In my previous post it was all just dry theory and nothing to show (apart from a great food picture). Today the post will only be about presenting the “cool stuff”, and for that, just for you guys, my buddy Arnau filmed my horrendous face showing you what I have been working on.
I’ve been really busy the last couple of weeks developing the web application, and I am glad to say that most of the heavy lifting is done. The web app I developed somehow works (sometimes even I wonder how that is possible).
I used the modern approach to building it. This means that the front-end runs on your browser and it only requests data from the server via a REST API and WebSockets. This methods has its ups and downs but let’s say for this kind of webapp it is the best solution.
The figure on the right should help you get the general idea and show the big picture. I am not going to explain the architecture and boring stuff of the back-end but rather show the fancy things on the front-end that can be separated to 3 parts:
- charts (cool)
- one single number (fancy)
- interactive 3D model of the Galileo supercomputer (super mega awesome)
The Charts & Numbers
Charts are used for a viewing historical data in a timeline based fashion. This way you can see if the cluster behaves normally as it should or if there are some problems like huge raises in temperature. What you see below is a part of the public overview. These charts and big numbers use very aggregated dataset to show a meaningful information in a fast and easy way.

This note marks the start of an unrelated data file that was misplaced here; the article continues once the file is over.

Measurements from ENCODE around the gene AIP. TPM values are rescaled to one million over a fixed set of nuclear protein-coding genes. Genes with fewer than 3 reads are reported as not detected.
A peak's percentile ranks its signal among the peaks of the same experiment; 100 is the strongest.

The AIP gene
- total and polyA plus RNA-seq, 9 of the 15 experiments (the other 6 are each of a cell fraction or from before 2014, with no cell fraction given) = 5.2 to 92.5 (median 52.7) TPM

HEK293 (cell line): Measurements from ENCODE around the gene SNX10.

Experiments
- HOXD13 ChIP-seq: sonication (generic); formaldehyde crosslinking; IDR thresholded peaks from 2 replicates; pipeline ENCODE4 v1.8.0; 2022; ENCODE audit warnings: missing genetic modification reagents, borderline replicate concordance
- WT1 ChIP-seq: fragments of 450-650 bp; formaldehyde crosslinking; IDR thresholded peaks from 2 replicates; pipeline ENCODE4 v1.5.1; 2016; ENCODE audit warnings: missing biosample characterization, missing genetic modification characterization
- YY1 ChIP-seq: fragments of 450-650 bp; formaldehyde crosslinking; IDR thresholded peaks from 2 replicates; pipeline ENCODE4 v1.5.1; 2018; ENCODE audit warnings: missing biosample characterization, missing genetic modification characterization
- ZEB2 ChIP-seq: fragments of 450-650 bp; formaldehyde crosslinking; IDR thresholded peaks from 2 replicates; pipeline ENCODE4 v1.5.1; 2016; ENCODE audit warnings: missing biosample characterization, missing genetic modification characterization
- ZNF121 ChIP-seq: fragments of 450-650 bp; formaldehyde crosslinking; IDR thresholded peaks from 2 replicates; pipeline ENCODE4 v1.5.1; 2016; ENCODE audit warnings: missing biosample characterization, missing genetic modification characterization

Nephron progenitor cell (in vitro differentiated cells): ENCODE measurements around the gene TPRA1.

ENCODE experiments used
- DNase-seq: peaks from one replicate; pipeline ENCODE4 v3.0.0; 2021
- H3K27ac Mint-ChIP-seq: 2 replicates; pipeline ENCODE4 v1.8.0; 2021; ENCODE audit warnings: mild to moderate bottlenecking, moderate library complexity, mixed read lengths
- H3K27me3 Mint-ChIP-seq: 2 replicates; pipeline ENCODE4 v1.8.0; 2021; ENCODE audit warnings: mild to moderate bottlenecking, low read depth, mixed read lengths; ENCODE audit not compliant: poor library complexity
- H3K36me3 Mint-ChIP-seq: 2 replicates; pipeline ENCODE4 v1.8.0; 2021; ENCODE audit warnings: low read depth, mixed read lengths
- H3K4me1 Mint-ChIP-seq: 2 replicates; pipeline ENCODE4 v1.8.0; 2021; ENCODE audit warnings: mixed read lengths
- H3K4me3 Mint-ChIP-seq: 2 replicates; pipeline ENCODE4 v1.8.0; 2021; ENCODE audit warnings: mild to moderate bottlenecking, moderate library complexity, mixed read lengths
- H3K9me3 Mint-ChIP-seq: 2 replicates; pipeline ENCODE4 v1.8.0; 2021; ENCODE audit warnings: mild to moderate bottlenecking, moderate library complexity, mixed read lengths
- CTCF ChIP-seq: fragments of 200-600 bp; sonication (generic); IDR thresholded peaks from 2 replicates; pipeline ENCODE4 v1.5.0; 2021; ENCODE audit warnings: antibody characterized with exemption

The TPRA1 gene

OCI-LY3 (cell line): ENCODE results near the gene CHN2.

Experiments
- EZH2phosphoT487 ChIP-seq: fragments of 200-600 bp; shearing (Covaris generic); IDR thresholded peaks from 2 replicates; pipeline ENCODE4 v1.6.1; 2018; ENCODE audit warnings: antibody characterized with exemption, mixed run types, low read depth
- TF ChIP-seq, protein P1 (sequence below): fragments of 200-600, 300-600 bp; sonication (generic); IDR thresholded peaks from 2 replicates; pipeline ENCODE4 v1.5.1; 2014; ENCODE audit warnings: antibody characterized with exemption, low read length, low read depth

The 3D Model
And now comes the most super cool awesome part of all. The 3D model of the Galileo supercomputer. You can see it in action in the video on top (and if you didn’t see it, now is the right time to watch it). I took a Blender model which the good guys from CINECA prepared for me, did some small changes to it, converted it to a Blend4Web project, extracted the source files and integrated it into the webapp. Sounds easy, right? It uses WebSockets and MQTT to get the latest data and color-codes them so you can easily see what is happening with the cluster.
To sum it up, things are looking good and promising but there is still a lot of work to do. I didn’t even show another part of the job that displays the running jobs on Galileo and accompanying data to them.
So stay tuned!